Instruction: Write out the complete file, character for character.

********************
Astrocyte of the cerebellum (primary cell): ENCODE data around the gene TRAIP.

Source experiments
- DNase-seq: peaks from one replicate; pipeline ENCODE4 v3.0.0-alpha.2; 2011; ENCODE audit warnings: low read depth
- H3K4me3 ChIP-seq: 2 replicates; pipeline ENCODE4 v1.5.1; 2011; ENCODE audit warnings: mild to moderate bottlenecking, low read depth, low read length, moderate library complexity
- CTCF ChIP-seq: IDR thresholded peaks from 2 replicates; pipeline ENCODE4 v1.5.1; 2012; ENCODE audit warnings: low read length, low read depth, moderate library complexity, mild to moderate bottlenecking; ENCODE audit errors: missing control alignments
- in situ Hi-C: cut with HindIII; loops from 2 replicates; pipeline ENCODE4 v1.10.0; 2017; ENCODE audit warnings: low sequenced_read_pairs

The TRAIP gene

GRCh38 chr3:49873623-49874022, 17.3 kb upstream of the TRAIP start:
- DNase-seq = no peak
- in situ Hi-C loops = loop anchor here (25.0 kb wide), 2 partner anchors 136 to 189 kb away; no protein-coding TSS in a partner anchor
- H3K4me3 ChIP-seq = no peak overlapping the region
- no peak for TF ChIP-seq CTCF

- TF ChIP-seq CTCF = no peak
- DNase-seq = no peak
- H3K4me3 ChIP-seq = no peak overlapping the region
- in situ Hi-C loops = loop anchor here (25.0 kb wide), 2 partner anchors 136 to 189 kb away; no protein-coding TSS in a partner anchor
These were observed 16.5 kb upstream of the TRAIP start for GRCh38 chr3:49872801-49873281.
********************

Astrocyte of the cerebellum (primary cell): ENCODE data around the gene TRAIP.

Source experiments
- DNase-seq: peaks from one replicate; pipeline ENCODE4 v3.0.0-alpha.2; 2011; ENCODE audit warnings: low read depth
- H3K4me3 ChIP-seq: 2 replicates; pipeline ENCODE4 v1.5.1; 2011; ENCODE audit warnings: mild to moderate bottlenecking, low read depth, low read length, moderate library complexity
- CTCF ChIP-seq: IDR thresholded peaks from 2 replicates; pipeline ENCODE4 v1.5.1; 2012; ENCODE audit warnings: low read length, low read depth, moderate library complexity, mild to moderate bottlenecking; ENCODE audit errors: missing control alignments
- in situ Hi-C: cut with HindIII; loops from 2 replicates; pipeline ENCODE4 v1.10.0; 2017; ENCODE audit warnings: low sequenced_read_pairs

The TRAIP gene

GRCh38 chr3:49873623-49874022, 17.3 kb upstream of the TRAIP start:
- DNase-seq = no peak
- in situ Hi-C loops = loop anchor here (25.0 kb wide), 2 partner anchors 136 to 189 kb away; no protein-coding TSS in a partner anchor
- H3K4me3 ChIP-seq = no peak overlapping the region
- no peak for TF ChIP-seq CTCF

- TF ChIP-seq CTCF = no peak
- DNase-seq = no peak
- H3K4me3 ChIP-seq = no peak overlapping the region
- in situ Hi-C loops = loop anchor here (25.0 kb wide), 2 partner anchors 136 to 189 kb away; no protein-coding TSS in a partner anchor
These were observed 16.5 kb upstream of the TRAIP start for GRCh38 chr3:49872801-49873281.